Multi-member electorates and other systems that move closer to proportional representation are a far bigger silver bullet for the issues raised as concerns in the video Will posted than ranked choice voting.
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Re: November USA 2020 election

#413  Postby arugula2 » Oct 17, 2020 11:15 pm

The_Piper wrote:

Now that we're alone, youtube guy, it's a fun pitch, but... a glib "he voted for the Iraq War(s)" is a glib dismissal of 1.5 million dead civies, so... ya. Perspective. (Otoh Americans only tend to care when they see dead American soldiers, so... I suppose that was factored in, so nvm.)
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Re: November USA 2020 election

#414  Postby laklak » Oct 18, 2020 2:24 am

Seabass wrote:
The House doesn't use PR. In a PR system, all parties (within reason) get representation in proportion to the number of votes they get. Our House is first past the post winner take all.


Ah sorry, I misunderstood. You are, of course, correct.
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Re: November USA 2020 election

#415  Postby The_Piper » Oct 18, 2020 3:29 pm

arugula2 wrote:
The_Piper wrote:

Now that we're alone, youtube guy, it's a fun pitch, but... a glib "he voted for the Iraq War(s)" is a glib dismissal of 1.5 million dead civies, so... ya. Perspective. (Otoh Americans only tend to care when they see dead American soldiers, so... I suppose that was factored in, so nvm.)

I don't know exactly what you're talking about as I haven't watched the tragically hilarious video in a few days. Either direct me to the point in the video you mean, or tell me what you mean directly. Or neither, it's just a funny video who's larger point is correct, and I was using to show where I got the bit about not being able to complete the phrase "vote for Joe Biden". :lol:
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Re: November USA 2020 election

#416  Postby arugula2 » Oct 18, 2020 4:01 pm

4:28 I think. I get the intent & he's funny. And below the surface he's whitewashing some odious stuff in the guise of "bland! like a cashew!". Aside from "even though the cashew voted for the Iraq War" while showing a stack of cashews (haha! I get what I'm supposed to feel here!), it's pretty much the gamut. "[He] still doesn't want to legalize marijuana" leaves out the seismic repercussions legalization might have on those millions whose lives were ruined bc of a marijuana charge, given that legalization would probably impact their sentences & criminal records... which is a thread in the larger "racist mass incarceration state" narrative that, somehow, gets folded into the "bland like a cashew!" joke. By contrast, he mentions how Trump had people gassed so he could take a selfie with a bible (this was the Lafayette Sq. incident) as a prime example of his fascism. Idk... realistically, if that + all the other combined federal assaults on protesters = fascism, then mass incarceration + marijuana criminalization is a de facto crime against humanity.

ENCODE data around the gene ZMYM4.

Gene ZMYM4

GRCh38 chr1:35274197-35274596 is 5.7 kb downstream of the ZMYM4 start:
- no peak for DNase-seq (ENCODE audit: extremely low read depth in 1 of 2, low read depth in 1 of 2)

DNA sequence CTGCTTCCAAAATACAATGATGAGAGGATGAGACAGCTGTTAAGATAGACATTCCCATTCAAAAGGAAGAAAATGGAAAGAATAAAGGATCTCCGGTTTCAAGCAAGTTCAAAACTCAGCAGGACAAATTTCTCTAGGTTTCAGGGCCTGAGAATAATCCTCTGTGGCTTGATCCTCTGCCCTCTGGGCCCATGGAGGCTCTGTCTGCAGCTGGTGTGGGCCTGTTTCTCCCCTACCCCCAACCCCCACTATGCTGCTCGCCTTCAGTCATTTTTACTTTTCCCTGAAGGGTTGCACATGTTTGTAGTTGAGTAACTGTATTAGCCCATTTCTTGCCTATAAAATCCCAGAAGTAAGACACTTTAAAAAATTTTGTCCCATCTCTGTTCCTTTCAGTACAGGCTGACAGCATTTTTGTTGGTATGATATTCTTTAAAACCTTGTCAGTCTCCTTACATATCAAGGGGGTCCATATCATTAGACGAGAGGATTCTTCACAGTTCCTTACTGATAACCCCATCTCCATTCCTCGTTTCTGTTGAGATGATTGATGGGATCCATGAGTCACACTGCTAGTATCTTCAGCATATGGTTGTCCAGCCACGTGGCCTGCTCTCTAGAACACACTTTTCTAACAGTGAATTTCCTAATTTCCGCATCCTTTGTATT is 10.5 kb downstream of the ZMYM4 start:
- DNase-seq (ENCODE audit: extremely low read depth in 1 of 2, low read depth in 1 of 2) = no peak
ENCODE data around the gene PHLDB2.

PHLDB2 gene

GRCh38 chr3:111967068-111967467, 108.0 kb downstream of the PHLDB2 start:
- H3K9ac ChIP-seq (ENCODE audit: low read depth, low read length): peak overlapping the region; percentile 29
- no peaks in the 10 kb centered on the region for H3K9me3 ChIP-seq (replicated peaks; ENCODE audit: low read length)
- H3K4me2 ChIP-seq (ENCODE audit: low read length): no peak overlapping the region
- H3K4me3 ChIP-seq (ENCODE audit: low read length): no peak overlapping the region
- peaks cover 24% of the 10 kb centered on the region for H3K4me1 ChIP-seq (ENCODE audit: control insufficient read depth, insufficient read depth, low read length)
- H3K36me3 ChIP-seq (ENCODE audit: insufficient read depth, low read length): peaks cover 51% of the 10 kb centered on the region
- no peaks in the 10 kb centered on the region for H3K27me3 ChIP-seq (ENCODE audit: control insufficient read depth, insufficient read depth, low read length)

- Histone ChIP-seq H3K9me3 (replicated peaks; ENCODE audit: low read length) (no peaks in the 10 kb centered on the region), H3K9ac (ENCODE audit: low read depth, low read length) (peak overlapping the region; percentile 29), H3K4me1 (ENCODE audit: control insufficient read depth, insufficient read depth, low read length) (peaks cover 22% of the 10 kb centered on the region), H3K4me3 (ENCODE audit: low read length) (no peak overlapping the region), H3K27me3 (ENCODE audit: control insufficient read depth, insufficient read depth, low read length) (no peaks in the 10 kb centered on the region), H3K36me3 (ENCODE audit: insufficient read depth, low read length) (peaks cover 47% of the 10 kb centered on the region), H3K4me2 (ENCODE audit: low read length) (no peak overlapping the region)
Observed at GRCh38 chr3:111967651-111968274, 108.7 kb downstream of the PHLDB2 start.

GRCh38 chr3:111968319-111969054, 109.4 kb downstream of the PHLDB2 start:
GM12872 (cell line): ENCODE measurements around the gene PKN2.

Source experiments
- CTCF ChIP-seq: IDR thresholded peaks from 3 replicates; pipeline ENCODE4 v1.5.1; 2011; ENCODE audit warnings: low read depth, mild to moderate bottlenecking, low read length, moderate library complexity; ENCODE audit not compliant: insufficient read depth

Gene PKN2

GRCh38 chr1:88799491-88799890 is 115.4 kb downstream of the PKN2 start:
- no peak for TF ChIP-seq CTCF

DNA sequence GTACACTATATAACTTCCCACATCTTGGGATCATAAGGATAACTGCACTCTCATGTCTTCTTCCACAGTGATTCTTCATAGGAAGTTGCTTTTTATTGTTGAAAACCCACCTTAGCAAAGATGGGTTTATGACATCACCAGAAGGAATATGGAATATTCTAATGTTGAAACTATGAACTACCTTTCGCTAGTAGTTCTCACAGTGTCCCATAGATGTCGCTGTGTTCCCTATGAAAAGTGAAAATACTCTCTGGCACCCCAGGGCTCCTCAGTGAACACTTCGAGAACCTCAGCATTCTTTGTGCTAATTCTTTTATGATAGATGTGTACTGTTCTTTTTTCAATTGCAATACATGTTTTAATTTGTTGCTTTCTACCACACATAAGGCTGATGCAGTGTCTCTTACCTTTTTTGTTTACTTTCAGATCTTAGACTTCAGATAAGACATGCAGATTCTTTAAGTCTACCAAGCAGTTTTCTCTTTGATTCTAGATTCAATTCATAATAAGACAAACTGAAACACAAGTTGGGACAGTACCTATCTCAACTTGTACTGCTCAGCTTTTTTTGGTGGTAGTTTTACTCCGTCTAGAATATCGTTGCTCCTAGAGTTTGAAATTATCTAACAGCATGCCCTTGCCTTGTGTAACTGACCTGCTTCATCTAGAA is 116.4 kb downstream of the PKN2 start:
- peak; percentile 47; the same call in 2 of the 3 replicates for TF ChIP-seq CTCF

There are other, more small-scale examples, like "he's probably a rapist" while showing a headline about Trump that could easily be transposed to Biden... and then somehow reducing the Biden version to "and he... sniffed that woman's hair" (7:42, note the dismissive gestures here), like, you know, cashews do sometimes. Or something.

Anyway, in summary, the video is fun until I think about it. :P Then I realize that unless he actually buys the underlying logic, he probably had to suppress a gag reflex to make many of these forced points - which is kinda meta (if true), since the whole video is about suppressing a gag reflex to vote for someone. (Albeit, to vote for him despite him being "bland! like a cashew!")

Although it morphed into a need to mention 1.5 million dead Iraqis, my initial impetus for posting was that I actually like cashews, and my impression was always that there are always too few of them in a mixed-nut situation. :P
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Re: November USA 2020 election

#417  Postby The_Piper » Oct 19, 2020 3:54 am

Thanks for clarifying. I don't think he whitewashed that, he only said that he voted for the Iraq war, without mentioning how many Americans or Iraqi civilians died. I never heard the number 1.5 million before, but that's besides the point. He said Biden sucks, the whole video.
Trump is worse. Trump is an actual fascist, and if it wasn't for the constitution he'd act on it faster than you can say vote for B-b-b-b-b. Dammit. :lol:
Biden said he's for decriminalizing marijuana, which isn't as good as legalizing, but probably more than would happen under Trump. 4 Years and we haven't heard a peep about, except from Jeff Sessions giving a very hard pass on that. I have a pot conviction. (actually two of them) It hasn't come back to haunt me yet, but there's still time. It happened while I was a government employee to boot. I did the 'ol don't ask, don't tell.
I think you mis-typed something when you said that legalization would have seismic repurcussions for those with a conviction. How?